The most important founder skill that cannot be taught is how to interpret the needs and wants of people in world. There are many who think that successful companies start with an invention.  This, in my experience, is simply not true.  New products start with an invention, but great companies start with innovation.  Most people don’t think about the distinction of such things as invention vs. innovation, but we do and it’s an enormous distinction.  We think of it this way: invention happens to products, but innovation happens to people.  The general rule for us at Ben Franklin is that we believe entrepreneurs are people who identify market opportunities and then seek to create products to solve those problems.  Inventors are not the best entrepreneurs because they tend to identify products…protein interactions for instance, or some magic algorithm…that demonstrate breakthrough science but then look for market opportunities where they can be applied. Usually, the market opportunities the founder  later identifies are virtually everywhere.  “This new product can help every consumer and every business everywhere,” is not likely to be an effective marketing and sales strategy.  We have learned that it is generally better to start with an innovation for a limited market (aka, a group of people with a problem) and then work backwards to invent products to execute on the needs of those people.

My kids must certainly be tired of hearing me advise, as I have many times, that in life there are only two things that you will ever work on.  You will only ever work on things or work on people.  Most of our founders arrive at our door with incredible technical talents.  They have studied and worked with electrons, molecules, algorithms and polymers.  They elaborate on professional and academic experiences in which they developed and invented and hacked their way to breakthrough technologies.  But all of these are things…things that can be examined and manipulated in environments controlled for all sorts of factors like temperature and moisture and vibration and load testing.

But things are not people.  People do not behave like things. You can set a chemical reaction into motion, generally control the environment and time and time again, get the same results. However, selling and hiring and negotiating and purchasing do not occur in a controlled environment.  And entrepreneurship is ALL about the uncontrolled environment of people.  Co-founders, key first employees, suppliers, investors, customers…all people.  Often in the case of customers and investors, you’re actually dealing with groups of collaborating people which adds another layer of complexity.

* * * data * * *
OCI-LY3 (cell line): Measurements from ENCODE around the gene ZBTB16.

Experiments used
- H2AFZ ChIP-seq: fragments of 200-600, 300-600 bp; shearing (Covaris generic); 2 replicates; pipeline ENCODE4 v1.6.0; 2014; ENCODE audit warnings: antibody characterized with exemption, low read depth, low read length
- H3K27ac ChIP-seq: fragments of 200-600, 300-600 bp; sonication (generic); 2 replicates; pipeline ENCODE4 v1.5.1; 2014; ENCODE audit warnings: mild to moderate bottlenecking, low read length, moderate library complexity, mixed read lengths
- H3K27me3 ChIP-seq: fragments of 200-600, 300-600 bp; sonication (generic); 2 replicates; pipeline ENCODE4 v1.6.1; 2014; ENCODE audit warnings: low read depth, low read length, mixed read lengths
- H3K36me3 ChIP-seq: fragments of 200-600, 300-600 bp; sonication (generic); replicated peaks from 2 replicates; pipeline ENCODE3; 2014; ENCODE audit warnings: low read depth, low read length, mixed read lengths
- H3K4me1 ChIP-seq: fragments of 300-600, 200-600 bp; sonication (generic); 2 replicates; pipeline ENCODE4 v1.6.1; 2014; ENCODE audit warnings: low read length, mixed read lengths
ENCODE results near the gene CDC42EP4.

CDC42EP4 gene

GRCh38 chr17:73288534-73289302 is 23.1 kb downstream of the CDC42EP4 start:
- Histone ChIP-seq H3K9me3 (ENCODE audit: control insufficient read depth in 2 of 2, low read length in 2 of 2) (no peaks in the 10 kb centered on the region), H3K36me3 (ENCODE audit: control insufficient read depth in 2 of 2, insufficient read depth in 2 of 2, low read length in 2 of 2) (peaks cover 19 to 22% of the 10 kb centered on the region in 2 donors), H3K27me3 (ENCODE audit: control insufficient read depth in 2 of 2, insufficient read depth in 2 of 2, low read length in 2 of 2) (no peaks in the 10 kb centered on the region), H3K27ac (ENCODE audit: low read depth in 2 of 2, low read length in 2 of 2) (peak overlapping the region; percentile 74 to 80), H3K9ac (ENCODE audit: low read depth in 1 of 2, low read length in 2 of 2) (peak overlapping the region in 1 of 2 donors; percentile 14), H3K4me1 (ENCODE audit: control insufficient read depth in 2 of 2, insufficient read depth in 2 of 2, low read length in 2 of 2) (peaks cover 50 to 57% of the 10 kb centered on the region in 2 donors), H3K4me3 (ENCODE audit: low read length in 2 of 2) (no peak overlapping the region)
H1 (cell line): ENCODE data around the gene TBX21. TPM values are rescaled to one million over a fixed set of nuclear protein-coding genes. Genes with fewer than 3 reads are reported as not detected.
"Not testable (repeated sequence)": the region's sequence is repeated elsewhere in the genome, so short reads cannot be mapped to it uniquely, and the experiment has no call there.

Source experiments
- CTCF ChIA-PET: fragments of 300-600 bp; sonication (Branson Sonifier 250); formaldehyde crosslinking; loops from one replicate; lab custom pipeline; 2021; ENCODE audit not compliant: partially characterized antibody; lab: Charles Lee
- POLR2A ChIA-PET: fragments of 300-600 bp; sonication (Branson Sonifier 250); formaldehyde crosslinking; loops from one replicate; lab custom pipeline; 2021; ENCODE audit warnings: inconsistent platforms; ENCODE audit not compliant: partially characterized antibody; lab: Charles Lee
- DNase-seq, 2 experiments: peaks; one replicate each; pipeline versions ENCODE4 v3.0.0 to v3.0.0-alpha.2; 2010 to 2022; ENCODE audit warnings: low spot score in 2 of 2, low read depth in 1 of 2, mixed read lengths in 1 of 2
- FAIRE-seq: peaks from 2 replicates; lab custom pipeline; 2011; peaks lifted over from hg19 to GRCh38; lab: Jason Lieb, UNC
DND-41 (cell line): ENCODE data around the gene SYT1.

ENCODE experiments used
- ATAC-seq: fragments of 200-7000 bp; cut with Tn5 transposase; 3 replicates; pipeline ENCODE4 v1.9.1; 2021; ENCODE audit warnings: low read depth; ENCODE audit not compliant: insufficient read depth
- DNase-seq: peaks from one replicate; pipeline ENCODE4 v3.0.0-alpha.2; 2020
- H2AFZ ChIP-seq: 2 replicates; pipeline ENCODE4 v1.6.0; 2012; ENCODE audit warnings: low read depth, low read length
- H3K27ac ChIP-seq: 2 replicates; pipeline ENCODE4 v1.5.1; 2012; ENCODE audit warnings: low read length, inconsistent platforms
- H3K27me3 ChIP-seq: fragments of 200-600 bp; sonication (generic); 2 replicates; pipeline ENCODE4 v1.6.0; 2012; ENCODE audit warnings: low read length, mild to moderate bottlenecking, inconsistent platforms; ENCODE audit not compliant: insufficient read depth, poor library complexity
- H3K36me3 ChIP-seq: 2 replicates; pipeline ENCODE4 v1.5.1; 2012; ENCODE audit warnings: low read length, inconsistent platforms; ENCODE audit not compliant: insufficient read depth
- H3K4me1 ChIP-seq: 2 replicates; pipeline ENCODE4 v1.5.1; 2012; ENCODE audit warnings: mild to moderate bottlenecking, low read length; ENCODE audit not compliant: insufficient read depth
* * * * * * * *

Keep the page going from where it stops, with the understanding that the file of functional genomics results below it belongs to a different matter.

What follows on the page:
My ultimate point is to know your strengths and weaknesses before you launch a company.  Building a great tech company absolutely needs a great product and, therefore, needs a team that knows how to invent things. But to significantly increase your chances of entrepreneurial success, you or your co-founding team needs to know how to innovate for people.

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There Are No Lessons in Entrepreneurship

The post that follows was originally posted in the June edition of Keystone Edge. It is the first in a continuing series about what we at Ben Franklin Technology Partners and I personally have learned from over 150 incubator/accelerator clients.

79539b1f-c4e6-4baf-888f-432ecd96bbf7image10Lesson #1: There Are No Lessons.

Beginning a list of lessons that I’ve learned from incubating innovation with “There are no lessons” is a bit risky. If my playful approach doesn’t work, I’ll have a difficult job bringing you back for future posts. But I hope the deeper meaning embedded here sets the tone for the rest of the series.

Tech company founders have a very difficult job. They have a powerful vision of innovation in their mind. They use the art form of company formation to interpret their vision — in the way dancers interpret their visions of music. In launching a company, founders are attempting to describe the future of their industries to prospective customers, investors and employees.

Innovators with a vision are dissatisfied with the world as it currently exists. Like artists, entrepreneurs can’t launch their ventures by starting with someone else’s vision of the world. They aren’t beginning with a previously constructed paradigm of what a business can achieve. They have to work from a blank canvas, and they have to do it with insufficient capital, insufficient industry connections, an insufficient product line, no staff, no IP and no customers! Yet success can be achieved despite these tremendous obstacles.

Entrepreneurs do not get the credit they deserve when it comes to the level of sacrifice they make in exchange for uncertain returns. Like artists obsessed with their work, the sacrifices can be extremely personal. Marriages may suffer and dissolve. Sibling rivalries can evolve into destructive winner-take-all contests. And lifelong-friendships can be tested. But magnificent accomplishments can emerge from a dangerous and difficult entrepreneurial quest.

Those facing these extreme sacrifices want to know the lessons that Zuckerberg or Jobs can teach them, as if there is some secret talisman-like codebook to follow. I’ve had entrepreneurs actually describe their business plan to me in a deliberate imitation of the way that these or other big-name entrepreneurs built their businesses. In those moments in my office, I often suggest to the founder that entrepreneurial lessons are not meant to be followed — they are only meant to be understood.